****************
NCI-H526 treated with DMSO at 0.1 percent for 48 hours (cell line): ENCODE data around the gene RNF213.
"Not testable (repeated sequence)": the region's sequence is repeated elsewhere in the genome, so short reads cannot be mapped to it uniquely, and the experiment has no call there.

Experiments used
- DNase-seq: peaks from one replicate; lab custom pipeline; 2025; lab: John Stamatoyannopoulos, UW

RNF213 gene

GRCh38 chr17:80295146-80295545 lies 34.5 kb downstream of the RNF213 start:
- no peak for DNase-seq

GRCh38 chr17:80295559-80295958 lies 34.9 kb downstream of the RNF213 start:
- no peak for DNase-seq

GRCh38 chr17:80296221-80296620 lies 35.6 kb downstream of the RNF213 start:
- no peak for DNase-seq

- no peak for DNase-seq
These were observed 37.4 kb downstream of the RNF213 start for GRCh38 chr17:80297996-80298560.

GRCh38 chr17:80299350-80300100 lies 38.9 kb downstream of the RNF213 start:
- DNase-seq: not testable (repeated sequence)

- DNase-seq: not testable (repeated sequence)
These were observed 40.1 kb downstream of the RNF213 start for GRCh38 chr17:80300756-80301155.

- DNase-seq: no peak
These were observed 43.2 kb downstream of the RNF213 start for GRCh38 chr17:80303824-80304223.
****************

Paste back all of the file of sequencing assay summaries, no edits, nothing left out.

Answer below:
NCI-H526 treated with DMSO at 0.1 percent for 48 hours (cell line): ENCODE data around the gene RNF213.
"Not testable (repeated sequence)": the region's sequence is repeated elsewhere in the genome, so short reads cannot be mapped to it uniquely, and the experiment has no call there.

Experiments used
- DNase-seq: peaks from one replicate; lab custom pipeline; 2025; lab: John Stamatoyannopoulos, UW

RNF213 gene

GRCh38 chr17:80295146-80295545 lies 34.5 kb downstream of the RNF213 start:
- no peak for DNase-seq

GRCh38 chr17:80295559-80295958 lies 34.9 kb downstream of the RNF213 start:
- no peak for DNase-seq

GRCh38 chr17:80296221-80296620 lies 35.6 kb downstream of the RNF213 start:
- no peak for DNase-seq

- no peak for DNase-seq
These were observed 37.4 kb downstream of the RNF213 start for GRCh38 chr17:80297996-80298560.

GRCh38 chr17:80299350-80300100 lies 38.9 kb downstream of the RNF213 start:
- DNase-seq: not testable (repeated sequence)

- DNase-seq: not testable (repeated sequence)
These were observed 40.1 kb downstream of the RNF213 start for GRCh38 chr17:80300756-80301155.

- DNase-seq: no peak
These were observed 43.2 kb downstream of the RNF213 start for GRCh38 chr17:80303824-80304223.